The donors in question, Thomas Goodfellow and Amanda Bronsell were identified as self-employed consultants on Nehls filings when they were in fact employed by Fort Bend County where Nehls is Sheriff. Mr. Goodfellow, according to his bio on the Fort Bend County website is a subordinate to Sheriff Nehls.

The sworn complaint states that Nehls’s intent in misrepresenting this information was to deceive the public as to who is funding his campaign.

Nehls is one in a crowded field including fourteen other Republicans and five Democrats vying for the Congressional District 22 seat vacated by Pete Olson.

Earlier in the week, Nehls was accused of and Texas Ethics Commission filings show he shifted funds from his state account to his federal account, an illegal transference.

As we noted when the initial complaint was filed, transferring funds can have the effect of busting campaign contribution limits in place for federal elections.

Another candidate in the race to fill the District 22 vacancy Pierce Bush, grandson of President George H.W. Bush, was reported to have likened Catholics, other Christians to Taliban terrorists.


Congressional Candidate Hit with Federal Complaint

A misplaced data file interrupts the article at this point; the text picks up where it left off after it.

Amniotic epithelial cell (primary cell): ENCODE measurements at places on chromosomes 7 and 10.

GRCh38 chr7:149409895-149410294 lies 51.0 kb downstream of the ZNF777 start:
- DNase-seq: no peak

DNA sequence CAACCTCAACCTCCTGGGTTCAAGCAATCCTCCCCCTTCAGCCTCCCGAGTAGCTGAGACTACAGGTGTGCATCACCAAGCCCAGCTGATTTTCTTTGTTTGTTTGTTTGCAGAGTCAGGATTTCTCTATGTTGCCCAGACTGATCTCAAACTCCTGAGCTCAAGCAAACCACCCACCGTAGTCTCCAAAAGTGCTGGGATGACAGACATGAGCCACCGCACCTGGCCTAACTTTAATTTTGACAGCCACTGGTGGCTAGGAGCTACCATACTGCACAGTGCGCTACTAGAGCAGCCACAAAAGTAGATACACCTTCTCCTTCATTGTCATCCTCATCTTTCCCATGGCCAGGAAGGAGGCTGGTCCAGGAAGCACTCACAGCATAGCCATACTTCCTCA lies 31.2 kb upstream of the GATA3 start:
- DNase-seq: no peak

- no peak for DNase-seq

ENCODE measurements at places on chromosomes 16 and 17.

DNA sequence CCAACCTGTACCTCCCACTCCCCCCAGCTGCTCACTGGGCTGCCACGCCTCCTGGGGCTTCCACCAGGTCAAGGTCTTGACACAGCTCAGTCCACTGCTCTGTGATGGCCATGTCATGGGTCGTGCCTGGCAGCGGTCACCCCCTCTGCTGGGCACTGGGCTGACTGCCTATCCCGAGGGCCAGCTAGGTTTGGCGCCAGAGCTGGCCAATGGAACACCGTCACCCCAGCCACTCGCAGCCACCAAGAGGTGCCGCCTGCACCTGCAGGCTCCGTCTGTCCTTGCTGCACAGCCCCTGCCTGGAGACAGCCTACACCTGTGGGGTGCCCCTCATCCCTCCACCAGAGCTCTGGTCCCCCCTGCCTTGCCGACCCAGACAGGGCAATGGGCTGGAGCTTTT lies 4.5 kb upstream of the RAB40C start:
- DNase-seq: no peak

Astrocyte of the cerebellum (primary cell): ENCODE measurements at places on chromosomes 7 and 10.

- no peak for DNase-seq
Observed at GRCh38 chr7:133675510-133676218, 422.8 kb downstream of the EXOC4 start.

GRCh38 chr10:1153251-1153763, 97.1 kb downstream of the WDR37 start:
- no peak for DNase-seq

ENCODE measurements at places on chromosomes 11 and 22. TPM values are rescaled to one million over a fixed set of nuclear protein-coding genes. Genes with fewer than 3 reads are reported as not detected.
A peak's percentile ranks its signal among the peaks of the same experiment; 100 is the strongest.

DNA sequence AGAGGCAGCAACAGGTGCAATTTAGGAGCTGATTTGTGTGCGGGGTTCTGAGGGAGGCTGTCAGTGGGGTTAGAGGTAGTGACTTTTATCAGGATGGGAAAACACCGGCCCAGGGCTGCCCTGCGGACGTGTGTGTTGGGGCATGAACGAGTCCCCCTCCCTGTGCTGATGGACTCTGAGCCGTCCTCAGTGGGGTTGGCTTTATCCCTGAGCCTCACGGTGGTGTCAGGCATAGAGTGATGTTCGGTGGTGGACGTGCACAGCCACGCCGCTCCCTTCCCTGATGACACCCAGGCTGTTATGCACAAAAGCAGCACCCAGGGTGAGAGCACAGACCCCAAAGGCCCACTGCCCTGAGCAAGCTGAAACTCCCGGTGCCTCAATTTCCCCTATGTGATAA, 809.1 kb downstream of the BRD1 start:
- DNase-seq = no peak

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This afternoon, a sworn complaint against congressional candidate Troy Nehls was filed with the Federal Election Commission.

Fort Bend County Sheriff Nehls is one in a crowded field including fourteen other Republicans and five Democrats vying for the seat vacated by Congressman Pete Olson.

According to the complaint, in violation of federal regulations, Nehls transferred money from his nonfederal campaign account to his federal committee.

While Texas does not have contribution limits, federal campaigns limit individual giving to $2,800 per election, per candidate. Transferring $5,400 from his non-federal account to his federal account has the effect of allowing donors to bust contribution limits if they have given to both campaigns.

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Partisan Judge Issues Partisan Ruling

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Last week, a Democrat judge in San Antonio ordered the state of Texas to register three voters based on an online driver’s license application.

The ruling was anticipated as the judge in question, Orlando Garcia, issued a similar ruling based on a nearly identical set of facts in 2016. That 2016 ruling was eventually overturned on appeal.

At a later date, Garcia is expected to issue a broader ruling for his Democrat allies seeking to upend election administration in Texas ahead of and after the 2020 election.

Garcia, a Clinton appointee, has a track record of siding with progressive liberals on issues like gay marriage and illegal immigration.

There is no indication a change in Texas’s voter registration regime is needed or mandated under the Motor Voter Act, rather the lawsuit appears to be a ploy by Democrats who want Texas to implement online voter registration.